Life as an Extreme Sport

Jazz Hands vs Clapping – One is Not the Other

Oh for the love of – there’s a news story going around saying that the University of Manchester Student Union “banned” clapping, because it’d disruptive for speakers and can cause issues for students with sensory issues, and told students to instead use “jazz hands” to convey applause, like sign language!



So in other words, the University of Manchester Student Union asked students to applaud, and folks who’ve never chatted with a deaf person or been exposed to a signed language assume jazz hands is just the same as sign language, because it…involves hands?

Ah yes. Because they are so similar. (They are not similar at all.)

I mean, if you want to talk about language constructing the world and Othering, here you go; you couldn’t ask for a better example. Because at best, the media coverage of this SHOULD read “clapping out, clapping in at university – student union encourages silent applause” or somesuch to be accurate, but they went for the evocative and absolutely incorrect, Busby Berkeley frill of “jazz hands” instead. So think about it: what does BBC or ITV or anyone else GAIN from characterizing a move towards a silent applause as “jazz hands” rather than “signed applause” or “silent clapping”? It’s about how we construct worlds – and exclude people. Jazz hands and spirit fingers are punchlines, often literally. So what does that say about the writers’ view of signed languages? (Here’s a hint: nothing good.)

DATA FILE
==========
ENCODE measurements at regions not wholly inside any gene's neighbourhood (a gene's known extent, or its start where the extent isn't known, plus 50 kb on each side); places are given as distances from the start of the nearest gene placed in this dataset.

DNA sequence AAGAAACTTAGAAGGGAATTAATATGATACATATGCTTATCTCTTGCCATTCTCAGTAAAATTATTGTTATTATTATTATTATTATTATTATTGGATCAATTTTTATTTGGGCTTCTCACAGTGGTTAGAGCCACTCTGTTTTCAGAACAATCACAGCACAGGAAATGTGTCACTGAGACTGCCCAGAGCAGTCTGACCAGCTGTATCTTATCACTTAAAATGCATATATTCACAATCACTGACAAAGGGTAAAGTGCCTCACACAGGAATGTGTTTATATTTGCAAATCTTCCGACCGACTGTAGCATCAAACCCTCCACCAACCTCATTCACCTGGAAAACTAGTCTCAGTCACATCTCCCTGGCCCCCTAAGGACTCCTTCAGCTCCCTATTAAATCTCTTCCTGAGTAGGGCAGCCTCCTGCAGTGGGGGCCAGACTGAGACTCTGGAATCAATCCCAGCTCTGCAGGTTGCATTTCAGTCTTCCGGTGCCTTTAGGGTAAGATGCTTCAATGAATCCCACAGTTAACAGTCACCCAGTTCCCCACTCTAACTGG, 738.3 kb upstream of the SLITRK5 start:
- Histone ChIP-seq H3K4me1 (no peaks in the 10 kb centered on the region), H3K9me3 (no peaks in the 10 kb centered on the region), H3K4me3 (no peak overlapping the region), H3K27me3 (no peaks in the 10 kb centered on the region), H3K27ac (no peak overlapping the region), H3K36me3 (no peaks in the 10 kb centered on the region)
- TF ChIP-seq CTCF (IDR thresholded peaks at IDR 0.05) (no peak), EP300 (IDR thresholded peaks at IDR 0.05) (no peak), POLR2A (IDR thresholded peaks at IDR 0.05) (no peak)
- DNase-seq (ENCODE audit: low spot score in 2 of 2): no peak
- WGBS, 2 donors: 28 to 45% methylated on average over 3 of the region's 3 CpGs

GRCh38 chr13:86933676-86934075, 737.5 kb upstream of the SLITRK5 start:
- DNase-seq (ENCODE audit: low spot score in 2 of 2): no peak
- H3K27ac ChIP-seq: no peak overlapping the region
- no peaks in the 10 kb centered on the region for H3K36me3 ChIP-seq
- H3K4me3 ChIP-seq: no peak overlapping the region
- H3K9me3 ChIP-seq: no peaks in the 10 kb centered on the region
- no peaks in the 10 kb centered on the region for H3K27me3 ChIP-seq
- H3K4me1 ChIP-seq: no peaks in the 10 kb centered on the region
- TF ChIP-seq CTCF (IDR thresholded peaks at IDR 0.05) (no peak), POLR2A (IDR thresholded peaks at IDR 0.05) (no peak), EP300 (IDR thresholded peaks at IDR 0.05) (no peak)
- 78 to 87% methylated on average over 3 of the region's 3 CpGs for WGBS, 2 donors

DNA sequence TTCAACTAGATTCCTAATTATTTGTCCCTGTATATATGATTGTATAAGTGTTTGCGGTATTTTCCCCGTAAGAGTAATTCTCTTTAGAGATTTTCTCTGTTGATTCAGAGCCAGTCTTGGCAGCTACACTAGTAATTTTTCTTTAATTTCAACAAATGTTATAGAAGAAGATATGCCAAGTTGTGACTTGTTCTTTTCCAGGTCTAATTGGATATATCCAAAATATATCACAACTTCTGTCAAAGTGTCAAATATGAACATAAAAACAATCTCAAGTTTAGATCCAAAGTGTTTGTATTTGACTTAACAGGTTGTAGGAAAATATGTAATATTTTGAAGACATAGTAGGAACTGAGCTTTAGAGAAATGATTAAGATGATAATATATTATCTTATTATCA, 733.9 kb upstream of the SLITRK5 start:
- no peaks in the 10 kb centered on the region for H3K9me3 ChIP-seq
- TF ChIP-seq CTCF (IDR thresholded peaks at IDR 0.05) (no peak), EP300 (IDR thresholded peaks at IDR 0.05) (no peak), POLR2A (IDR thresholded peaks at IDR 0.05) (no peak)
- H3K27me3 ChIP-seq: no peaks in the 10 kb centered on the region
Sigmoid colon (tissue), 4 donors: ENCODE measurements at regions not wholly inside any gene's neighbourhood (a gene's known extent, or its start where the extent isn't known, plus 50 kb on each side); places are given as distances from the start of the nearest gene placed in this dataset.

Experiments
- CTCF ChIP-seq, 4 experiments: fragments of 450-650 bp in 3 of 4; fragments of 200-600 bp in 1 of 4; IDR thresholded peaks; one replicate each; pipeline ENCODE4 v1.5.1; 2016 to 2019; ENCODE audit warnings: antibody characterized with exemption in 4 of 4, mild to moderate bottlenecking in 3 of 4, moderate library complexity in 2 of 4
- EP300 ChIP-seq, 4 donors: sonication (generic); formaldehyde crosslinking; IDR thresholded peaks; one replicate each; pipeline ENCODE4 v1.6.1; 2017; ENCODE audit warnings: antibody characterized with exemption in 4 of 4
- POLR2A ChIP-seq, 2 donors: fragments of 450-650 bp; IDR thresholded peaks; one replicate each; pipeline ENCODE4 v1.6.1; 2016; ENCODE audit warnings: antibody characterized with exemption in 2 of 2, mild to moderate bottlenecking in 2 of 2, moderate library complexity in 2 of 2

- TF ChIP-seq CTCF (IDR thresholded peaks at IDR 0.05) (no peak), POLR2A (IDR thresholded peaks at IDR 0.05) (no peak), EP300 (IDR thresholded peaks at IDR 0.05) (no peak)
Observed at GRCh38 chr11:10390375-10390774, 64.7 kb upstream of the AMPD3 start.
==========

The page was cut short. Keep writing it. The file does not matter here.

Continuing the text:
Ableism isn’t always about access, it’s also about environment. Using someone’s native (signed) language as a punchline, delivered while simultaneously deriding the needs of students who can experience sensory overload and the thoughtfulness of students thinking about how to make their spaces more inclusive of multiple needs and languages, is a pretty special level of “hey, you’re being a jackass.”

Tell me what you think here.

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